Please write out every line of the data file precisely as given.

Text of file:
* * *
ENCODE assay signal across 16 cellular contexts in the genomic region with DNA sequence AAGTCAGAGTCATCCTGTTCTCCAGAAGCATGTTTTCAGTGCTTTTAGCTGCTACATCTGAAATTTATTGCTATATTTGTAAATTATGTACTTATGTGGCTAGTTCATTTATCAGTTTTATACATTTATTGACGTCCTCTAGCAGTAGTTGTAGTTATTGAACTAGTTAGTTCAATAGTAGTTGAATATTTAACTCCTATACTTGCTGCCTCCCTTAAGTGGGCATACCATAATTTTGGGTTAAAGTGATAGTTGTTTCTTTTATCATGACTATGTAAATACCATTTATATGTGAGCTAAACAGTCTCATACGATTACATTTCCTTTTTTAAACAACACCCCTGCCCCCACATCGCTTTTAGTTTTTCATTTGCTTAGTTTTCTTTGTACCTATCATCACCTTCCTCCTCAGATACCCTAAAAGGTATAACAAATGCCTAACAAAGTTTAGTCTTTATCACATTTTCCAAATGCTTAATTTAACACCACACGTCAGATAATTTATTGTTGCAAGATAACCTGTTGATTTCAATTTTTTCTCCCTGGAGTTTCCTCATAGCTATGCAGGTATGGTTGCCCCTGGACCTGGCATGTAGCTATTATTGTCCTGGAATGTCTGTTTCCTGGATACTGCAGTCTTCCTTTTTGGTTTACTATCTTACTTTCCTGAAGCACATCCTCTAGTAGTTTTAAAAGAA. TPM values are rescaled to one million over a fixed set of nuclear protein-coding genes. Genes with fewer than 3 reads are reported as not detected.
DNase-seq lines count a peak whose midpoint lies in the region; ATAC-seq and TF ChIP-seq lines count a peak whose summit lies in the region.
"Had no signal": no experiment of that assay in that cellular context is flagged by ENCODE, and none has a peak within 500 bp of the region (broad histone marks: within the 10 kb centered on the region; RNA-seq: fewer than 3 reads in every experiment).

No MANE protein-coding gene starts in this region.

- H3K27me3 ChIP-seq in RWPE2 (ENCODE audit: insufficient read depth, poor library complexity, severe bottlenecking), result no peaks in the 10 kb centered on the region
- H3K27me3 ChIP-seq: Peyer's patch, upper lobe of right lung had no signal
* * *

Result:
ENCODE assay signal across 16 cellular contexts in the genomic region with DNA sequence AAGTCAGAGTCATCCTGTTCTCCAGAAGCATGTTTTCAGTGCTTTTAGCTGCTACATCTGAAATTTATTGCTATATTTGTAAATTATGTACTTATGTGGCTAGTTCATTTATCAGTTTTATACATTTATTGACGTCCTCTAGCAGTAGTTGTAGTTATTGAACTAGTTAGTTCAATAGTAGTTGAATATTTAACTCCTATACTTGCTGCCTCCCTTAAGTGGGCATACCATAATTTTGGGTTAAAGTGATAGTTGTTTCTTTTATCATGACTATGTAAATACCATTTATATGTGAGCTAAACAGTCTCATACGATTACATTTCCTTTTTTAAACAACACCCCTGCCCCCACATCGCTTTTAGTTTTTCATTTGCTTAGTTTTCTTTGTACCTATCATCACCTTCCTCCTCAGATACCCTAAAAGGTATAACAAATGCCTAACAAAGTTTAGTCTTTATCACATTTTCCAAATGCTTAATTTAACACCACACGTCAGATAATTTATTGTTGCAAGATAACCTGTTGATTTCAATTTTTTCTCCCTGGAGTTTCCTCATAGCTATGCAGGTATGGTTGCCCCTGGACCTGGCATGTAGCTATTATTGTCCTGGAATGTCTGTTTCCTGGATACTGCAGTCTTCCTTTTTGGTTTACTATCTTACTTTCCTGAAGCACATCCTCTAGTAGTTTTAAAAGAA. TPM values are rescaled to one million over a fixed set of nuclear protein-coding genes. Genes with fewer than 3 reads are reported as not detected.
DNase-seq lines count a peak whose midpoint lies in the region; ATAC-seq and TF ChIP-seq lines count a peak whose summit lies in the region.
"Had no signal": no experiment of that assay in that cellular context is flagged by ENCODE, and none has a peak within 500 bp of the region (broad histone marks: within the 10 kb centered on the region; RNA-seq: fewer than 3 reads in every experiment).

No MANE protein-coding gene starts in this region.

- H3K27me3 ChIP-seq in RWPE2 (ENCODE audit: insufficient read depth, poor library complexity, severe bottlenecking), result no peaks in the 10 kb centered on the region
- H3K27me3 ChIP-seq: Peyer's patch, upper lobe of right lung had no signal